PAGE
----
En EspaŅol

Q. Who is Mr. Smarty Plants?

A: There are those who suspect Wildflower Center volunteers are the culpable and capable culprits. Yet, others think staff members play some, albeit small, role. You can torture us with your plant questions, but we will never reveal the Green Guru's secret identity.

Help us grow by giving to the Plant Database Fund or by becoming a member

Did you know you can access the Native Plant Information Network with your web-enabled smartphone?

Share

Ask Mr. Smarty Plants

Ask Mr. Smarty Plants is a free service provided by the staff and volunteers at the Lady Bird Johnson Wildflower Center.

Search Smarty Plants
    
 
See a list of all Smarty Plants questions
Can't find the answer in our existing FAQs, submit a question to Mr. Smarty Plants.
Need help with plant identification, visit the plant identification page.
 
rate this answer
Not Yet Rated

Monday - August 24, 2009

From: Katy , TX
Region: Southwest
Topic: Diseases and Disorders, Shrubs
Title: Declining wax myrtles in Katy, TX
Answered by: Barbara Medford

QUESTION:

My wax myrtle bushes were thick and green except for a few on the NE side 6 months ago when we bought the house. Now they are thin, leggy, and dropping leaves like crazy. They seem to be dying one branch at at time. No one could see into our yard. Now you can see everything! Please help.

ANSWER:

Morella cerifera (wax myrtle) is native not only to Texas, but to the area around Katy. We have had other inquiries about their wax myrtles looking bad, and we are not sure why. We sound like a broken record, but there has been so much heat and so little rain (even in your part of the state) that everything is suffering. Strictly speaking, the wax myrtle is considered a plant for lowlands or marshy areas. and will tolerate poor drainage once it is established, but does not tolerate extreme drought.  No well-established native plant being treated the same way in the same location should decline like that without a change in the environment. Possibly the previous owners were watering the plant more. About all we can suggest at this point is to get some water down to the roots. The best way to do this, if a little low-tech, is to stick a hose down in the dirt and let the water dribble very slowly until water appears on the surface, then move on to the next bush. Do this about once a week, and see if they start to improve. Don't fertilize, never fertilize a plant under stress. If the cool weather and even rains finally come back, you might consider doing some pruning, taking off some of the top branches as well as pruning out the dead ones, to take some of the strain off the water-carrying mechanism of the plant.

We did some research to see if there were any diseases that could be infesting your plants, and the only indication we found was that sometimes canker diseases could kill the plant. We found this website from the Nevada Department of Agriculture, Canker disease on ornamental woody plants. There are a couple illustrations and it is noted that the canker is an opportunistic disease, and will attack plants stressed by drought.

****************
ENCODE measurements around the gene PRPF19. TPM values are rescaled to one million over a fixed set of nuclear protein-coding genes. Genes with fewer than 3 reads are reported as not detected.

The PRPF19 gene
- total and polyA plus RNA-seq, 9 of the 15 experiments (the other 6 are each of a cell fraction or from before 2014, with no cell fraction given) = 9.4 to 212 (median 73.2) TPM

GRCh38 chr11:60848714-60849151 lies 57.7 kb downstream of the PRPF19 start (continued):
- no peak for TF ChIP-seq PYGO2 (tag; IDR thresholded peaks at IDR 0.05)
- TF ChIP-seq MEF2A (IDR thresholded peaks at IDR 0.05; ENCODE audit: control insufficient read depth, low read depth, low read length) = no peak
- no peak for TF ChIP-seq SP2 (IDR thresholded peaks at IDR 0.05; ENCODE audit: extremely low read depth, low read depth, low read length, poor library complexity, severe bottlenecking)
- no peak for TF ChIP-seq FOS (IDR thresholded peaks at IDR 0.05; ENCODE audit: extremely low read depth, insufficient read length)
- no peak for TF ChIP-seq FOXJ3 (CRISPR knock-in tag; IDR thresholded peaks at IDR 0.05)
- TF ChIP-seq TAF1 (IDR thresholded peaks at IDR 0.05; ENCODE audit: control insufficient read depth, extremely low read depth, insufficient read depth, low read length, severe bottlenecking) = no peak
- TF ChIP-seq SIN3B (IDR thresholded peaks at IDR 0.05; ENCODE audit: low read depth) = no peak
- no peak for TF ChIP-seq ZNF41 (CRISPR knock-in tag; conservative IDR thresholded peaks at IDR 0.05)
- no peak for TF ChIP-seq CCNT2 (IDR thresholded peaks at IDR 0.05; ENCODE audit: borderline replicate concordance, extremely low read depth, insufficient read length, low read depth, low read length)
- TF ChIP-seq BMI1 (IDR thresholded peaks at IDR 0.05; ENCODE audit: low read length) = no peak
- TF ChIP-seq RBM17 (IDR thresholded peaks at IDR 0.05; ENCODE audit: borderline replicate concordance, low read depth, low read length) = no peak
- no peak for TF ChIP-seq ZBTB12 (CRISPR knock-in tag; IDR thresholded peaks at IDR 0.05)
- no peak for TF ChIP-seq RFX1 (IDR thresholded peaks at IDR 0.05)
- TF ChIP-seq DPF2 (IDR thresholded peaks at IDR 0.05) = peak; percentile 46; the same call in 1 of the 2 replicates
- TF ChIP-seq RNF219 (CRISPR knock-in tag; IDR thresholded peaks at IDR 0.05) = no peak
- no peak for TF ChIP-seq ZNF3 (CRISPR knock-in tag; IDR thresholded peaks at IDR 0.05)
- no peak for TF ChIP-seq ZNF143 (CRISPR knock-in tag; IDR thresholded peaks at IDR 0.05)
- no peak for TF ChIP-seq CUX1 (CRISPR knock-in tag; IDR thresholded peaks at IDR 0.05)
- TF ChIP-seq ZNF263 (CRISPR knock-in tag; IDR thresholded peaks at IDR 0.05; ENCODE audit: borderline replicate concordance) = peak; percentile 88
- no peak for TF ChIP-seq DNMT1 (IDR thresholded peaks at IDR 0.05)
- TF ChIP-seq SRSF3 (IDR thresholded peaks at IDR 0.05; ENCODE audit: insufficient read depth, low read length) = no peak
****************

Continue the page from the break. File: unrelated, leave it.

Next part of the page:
From our Native Plant Image Gallery


Morella cerifera

Morella cerifera

Morella cerifera

Morella cerifera

 

 

More Shrubs Questions

Locating Rosa rugosa for Massachusetts
May 09, 2006 - There is a shrub that grows out on the Cape especially at the beach. I have always called it Beach Rose and I have heard other people call it a Beach Plum. However, the most recent picture of a Beac...
view the full question and answer

Fast-growing tree for privacy in Berkeley, CA
July 30, 2013 - Help. I need fast growing tree for backyard privacy. Where in Berkeley is there a tree nursery to Buy Pittosporum trees? Thank you.
view the full question and answer

What fertilizer can make potted plants flower in Austin, TX?
July 05, 2011 - I have a Lantana and esmarelda planted in large pots. They froze last winter but have both come back strong except they do not bloom even though I have fertilized. Is there something special I need ...
view the full question and answer

Fast-growing drought-resistant hedge for California
September 03, 2013 - We're looking for a fast growing, drought resistant shrub that will grow in clay soil and can be used for a hedge around our property.
view the full question and answer

Ground cover to withstand dog traffic in Michigan
November 02, 2010 - I need a soft ground cover that will grow in sand, and be able to take four big dogs that love to run in the yard. Grass just doesn't make it. Someone suggested that groundcover might work. Thanks...
view the full question and answer

Smarty Plants's Facebook profile Support the Wildflower Center by Donating Online or Becoming a Member today.

Mr. Smarty Plants wants you to be his Facebook friend. Click the Facebook icon to add yourself to Mr. Smarty Plants list of friends.
E-NEWSLETTER | BECOME A MEMBER | DONATE NOW | MEDIA | SITEMAP
© 2014 Lady Bird Johnson Wildflower Center